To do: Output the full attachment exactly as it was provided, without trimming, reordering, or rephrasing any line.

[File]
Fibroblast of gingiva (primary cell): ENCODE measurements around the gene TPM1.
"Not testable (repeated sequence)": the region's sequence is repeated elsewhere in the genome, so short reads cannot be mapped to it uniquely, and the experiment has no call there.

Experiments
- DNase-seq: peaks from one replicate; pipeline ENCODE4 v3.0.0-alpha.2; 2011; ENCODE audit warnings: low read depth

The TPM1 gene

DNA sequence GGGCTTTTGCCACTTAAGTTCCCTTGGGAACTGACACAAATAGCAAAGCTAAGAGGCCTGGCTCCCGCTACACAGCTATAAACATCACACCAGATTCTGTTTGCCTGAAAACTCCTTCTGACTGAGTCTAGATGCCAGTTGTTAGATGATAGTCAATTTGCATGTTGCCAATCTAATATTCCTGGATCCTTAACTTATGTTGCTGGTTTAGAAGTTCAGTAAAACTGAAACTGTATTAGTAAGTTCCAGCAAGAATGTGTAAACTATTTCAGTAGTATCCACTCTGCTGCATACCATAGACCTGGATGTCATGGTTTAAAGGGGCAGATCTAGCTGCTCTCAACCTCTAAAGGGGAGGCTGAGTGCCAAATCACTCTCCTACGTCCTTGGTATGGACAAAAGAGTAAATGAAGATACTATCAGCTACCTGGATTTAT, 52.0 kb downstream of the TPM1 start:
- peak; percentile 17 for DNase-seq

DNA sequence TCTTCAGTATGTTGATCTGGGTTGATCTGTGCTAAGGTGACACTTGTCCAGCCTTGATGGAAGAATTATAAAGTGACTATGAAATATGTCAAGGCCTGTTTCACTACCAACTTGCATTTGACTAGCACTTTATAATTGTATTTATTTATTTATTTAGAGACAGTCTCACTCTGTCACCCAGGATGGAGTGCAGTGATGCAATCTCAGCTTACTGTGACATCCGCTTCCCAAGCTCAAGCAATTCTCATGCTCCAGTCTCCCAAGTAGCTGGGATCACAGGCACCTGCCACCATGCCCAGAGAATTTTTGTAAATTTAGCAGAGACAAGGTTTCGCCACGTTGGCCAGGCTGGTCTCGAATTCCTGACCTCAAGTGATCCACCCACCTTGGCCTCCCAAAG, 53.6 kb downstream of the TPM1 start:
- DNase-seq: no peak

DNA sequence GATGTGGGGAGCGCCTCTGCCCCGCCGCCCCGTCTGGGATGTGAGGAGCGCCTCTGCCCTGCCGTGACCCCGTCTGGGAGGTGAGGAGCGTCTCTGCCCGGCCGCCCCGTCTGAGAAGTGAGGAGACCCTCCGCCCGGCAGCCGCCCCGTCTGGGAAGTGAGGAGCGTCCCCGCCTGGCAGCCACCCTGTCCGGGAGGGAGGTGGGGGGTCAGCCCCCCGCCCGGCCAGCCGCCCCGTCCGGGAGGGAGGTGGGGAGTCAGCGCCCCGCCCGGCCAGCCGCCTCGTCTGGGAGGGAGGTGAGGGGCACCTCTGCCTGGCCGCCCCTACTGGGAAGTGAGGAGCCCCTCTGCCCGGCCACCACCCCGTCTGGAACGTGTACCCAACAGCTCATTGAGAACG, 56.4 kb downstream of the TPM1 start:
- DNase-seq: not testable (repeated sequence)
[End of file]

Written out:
Fibroblast of gingiva (primary cell): ENCODE measurements around the gene TPM1.
"Not testable (repeated sequence)": the region's sequence is repeated elsewhere in the genome, so short reads cannot be mapped to it uniquely, and the experiment has no call there.

Experiments
- DNase-seq: peaks from one replicate; pipeline ENCODE4 v3.0.0-alpha.2; 2011; ENCODE audit warnings: low read depth

The TPM1 gene

DNA sequence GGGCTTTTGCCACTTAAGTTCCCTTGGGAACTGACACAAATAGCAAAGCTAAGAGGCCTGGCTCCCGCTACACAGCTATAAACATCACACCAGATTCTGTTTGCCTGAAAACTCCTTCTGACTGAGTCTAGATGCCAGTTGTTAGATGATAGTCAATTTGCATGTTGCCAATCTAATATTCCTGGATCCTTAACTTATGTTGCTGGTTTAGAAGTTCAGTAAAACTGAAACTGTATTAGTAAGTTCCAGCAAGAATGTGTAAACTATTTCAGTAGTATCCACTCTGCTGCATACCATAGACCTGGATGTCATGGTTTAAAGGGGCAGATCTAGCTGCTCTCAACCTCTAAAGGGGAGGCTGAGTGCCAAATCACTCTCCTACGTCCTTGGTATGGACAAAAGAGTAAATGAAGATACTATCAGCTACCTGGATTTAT, 52.0 kb downstream of the TPM1 start:
- peak; percentile 17 for DNase-seq

DNA sequence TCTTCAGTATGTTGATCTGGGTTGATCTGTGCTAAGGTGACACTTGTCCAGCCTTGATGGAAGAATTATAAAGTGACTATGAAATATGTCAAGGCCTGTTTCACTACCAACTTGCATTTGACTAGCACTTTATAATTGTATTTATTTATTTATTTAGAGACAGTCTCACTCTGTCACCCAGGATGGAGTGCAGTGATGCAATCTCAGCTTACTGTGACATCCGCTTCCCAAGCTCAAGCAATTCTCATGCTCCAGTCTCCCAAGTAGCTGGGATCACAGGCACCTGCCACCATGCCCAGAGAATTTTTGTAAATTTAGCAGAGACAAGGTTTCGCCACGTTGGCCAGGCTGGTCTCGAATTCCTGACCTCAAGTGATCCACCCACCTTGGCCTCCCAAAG, 53.6 kb downstream of the TPM1 start:
- DNase-seq: no peak

DNA sequence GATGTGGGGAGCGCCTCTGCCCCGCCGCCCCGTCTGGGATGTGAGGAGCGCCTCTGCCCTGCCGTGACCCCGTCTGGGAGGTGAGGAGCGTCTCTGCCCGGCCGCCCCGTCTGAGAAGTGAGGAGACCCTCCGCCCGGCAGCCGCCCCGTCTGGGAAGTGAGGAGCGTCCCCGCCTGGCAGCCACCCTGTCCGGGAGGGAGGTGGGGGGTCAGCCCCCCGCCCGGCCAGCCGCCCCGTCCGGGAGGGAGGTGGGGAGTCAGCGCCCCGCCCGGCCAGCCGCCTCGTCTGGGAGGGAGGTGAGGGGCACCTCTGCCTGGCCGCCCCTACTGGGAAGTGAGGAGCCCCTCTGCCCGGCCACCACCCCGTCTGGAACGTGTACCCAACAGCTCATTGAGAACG, 56.4 kb downstream of the TPM1 start:
- DNase-seq: not testable (repeated sequence)